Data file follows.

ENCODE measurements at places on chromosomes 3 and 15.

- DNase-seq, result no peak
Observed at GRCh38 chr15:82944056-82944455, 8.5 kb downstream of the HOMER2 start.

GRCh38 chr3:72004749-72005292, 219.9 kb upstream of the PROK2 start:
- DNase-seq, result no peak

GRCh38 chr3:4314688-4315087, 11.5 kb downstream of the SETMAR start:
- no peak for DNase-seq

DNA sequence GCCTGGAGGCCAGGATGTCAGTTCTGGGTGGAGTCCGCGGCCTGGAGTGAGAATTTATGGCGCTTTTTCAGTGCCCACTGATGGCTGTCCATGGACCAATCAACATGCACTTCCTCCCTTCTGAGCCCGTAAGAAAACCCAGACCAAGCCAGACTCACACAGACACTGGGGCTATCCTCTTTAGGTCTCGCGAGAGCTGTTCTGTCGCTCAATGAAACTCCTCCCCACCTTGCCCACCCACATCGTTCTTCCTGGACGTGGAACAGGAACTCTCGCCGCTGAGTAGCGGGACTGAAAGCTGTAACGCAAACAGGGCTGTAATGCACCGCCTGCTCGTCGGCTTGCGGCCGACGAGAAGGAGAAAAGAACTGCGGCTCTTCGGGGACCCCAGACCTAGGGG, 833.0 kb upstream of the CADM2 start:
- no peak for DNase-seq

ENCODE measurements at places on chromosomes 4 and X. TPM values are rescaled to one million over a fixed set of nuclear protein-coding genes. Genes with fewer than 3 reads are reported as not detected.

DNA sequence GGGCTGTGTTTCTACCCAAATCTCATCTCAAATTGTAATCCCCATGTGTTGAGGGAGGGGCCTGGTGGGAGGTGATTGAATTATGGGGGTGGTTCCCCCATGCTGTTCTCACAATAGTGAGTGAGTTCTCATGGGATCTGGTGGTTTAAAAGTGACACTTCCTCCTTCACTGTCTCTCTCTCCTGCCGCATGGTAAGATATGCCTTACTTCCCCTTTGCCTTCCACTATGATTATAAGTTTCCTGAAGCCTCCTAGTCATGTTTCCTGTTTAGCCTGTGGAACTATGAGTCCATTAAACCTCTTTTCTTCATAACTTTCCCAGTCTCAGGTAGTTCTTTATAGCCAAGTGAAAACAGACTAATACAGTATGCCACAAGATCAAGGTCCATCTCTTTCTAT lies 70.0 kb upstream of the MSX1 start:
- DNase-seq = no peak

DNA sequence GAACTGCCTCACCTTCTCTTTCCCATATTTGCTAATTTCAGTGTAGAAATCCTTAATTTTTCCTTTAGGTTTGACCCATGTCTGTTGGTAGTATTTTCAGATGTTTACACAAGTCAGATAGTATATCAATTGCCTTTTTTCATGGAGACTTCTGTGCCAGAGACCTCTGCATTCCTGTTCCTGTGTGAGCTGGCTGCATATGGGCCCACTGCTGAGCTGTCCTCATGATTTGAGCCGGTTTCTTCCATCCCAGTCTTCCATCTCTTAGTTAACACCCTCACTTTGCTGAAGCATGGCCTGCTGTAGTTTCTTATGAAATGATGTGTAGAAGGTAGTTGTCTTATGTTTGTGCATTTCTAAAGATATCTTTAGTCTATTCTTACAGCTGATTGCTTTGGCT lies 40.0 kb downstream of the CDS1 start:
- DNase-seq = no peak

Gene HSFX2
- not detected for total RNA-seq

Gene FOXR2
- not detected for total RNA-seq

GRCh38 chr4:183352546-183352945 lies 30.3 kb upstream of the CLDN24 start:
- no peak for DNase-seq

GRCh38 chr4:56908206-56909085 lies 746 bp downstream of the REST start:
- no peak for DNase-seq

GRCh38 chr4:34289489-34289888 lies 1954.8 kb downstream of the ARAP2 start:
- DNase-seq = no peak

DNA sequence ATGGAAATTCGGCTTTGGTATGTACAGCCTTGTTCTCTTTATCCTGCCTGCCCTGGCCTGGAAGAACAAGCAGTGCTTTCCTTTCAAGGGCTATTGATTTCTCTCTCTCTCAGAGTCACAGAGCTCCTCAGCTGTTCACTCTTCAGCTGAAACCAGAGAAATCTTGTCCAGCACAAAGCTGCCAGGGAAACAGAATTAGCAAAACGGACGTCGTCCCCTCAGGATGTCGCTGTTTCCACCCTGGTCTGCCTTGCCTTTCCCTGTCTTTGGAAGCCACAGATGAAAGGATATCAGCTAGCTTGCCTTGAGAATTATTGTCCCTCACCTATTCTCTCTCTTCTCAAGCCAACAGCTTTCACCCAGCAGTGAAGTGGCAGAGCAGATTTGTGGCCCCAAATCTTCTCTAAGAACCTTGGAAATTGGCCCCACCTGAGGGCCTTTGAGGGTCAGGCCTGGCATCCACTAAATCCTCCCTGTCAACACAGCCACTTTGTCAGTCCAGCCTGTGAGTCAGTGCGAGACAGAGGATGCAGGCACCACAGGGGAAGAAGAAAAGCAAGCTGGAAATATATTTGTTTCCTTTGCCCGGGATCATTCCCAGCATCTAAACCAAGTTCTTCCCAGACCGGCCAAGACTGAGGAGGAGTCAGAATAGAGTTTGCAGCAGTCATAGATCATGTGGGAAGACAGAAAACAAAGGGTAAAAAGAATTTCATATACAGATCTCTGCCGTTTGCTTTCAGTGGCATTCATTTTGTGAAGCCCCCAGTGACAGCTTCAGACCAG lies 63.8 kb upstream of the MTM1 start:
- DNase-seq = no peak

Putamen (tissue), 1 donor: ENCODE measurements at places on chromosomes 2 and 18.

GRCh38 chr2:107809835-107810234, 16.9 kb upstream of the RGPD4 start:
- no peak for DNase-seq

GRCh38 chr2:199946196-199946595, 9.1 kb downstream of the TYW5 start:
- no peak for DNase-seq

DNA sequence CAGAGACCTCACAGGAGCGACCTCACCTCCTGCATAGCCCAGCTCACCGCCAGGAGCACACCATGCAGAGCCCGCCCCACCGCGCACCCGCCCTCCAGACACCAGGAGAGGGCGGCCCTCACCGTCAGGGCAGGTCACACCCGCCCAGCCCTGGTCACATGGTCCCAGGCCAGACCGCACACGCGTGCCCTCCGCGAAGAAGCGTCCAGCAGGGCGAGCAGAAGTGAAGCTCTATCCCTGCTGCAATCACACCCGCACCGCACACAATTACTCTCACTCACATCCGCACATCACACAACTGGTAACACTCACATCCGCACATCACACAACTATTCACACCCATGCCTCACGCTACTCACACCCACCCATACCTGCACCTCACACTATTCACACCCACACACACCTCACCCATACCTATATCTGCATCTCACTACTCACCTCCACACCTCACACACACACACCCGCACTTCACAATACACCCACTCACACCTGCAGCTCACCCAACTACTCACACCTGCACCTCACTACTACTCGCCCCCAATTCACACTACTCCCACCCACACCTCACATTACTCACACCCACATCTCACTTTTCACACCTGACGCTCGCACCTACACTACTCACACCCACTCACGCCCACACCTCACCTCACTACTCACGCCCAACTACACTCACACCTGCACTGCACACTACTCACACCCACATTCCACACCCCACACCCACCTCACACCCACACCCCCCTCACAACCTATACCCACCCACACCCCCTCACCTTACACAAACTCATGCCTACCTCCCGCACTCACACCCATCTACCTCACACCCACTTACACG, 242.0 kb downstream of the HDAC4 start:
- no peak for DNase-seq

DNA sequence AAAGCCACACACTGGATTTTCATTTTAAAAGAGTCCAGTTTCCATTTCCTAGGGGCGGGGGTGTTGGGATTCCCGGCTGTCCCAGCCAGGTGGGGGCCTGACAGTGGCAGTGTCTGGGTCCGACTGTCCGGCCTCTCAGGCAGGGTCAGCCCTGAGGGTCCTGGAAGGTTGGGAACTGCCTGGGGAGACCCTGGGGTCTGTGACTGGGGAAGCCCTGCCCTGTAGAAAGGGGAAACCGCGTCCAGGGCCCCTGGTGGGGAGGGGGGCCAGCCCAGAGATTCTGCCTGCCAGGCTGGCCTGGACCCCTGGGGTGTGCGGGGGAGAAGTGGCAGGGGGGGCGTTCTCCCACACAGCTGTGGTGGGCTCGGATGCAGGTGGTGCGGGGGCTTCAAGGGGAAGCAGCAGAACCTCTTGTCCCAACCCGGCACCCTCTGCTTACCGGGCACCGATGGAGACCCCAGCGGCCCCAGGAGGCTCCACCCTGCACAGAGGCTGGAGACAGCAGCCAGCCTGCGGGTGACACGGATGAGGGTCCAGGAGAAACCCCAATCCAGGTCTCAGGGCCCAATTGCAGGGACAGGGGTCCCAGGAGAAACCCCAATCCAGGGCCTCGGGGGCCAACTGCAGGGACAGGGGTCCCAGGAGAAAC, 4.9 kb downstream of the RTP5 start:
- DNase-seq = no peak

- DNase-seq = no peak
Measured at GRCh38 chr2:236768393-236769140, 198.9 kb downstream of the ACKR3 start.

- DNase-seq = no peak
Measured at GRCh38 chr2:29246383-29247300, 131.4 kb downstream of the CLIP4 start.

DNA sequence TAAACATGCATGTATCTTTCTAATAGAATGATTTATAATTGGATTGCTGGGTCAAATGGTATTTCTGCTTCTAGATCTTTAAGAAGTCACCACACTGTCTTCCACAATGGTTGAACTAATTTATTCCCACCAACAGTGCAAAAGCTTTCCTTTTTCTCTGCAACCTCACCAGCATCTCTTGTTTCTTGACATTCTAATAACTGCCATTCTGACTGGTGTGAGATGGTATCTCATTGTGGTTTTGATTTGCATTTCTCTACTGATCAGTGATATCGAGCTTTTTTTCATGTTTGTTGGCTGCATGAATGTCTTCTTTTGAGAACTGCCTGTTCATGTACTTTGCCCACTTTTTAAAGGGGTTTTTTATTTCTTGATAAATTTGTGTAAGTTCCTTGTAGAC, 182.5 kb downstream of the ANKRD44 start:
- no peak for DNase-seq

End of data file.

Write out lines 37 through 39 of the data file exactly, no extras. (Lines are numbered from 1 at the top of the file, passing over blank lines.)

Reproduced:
Measured at GRCh38 chr2:236768393-236769140, 198.9 kb downstream of the ACKR3 start.

- DNase-seq = no peak
Measured at GRCh38 chr2:29246383-29247300, 131.4 kb downstream of the CLIP4 start.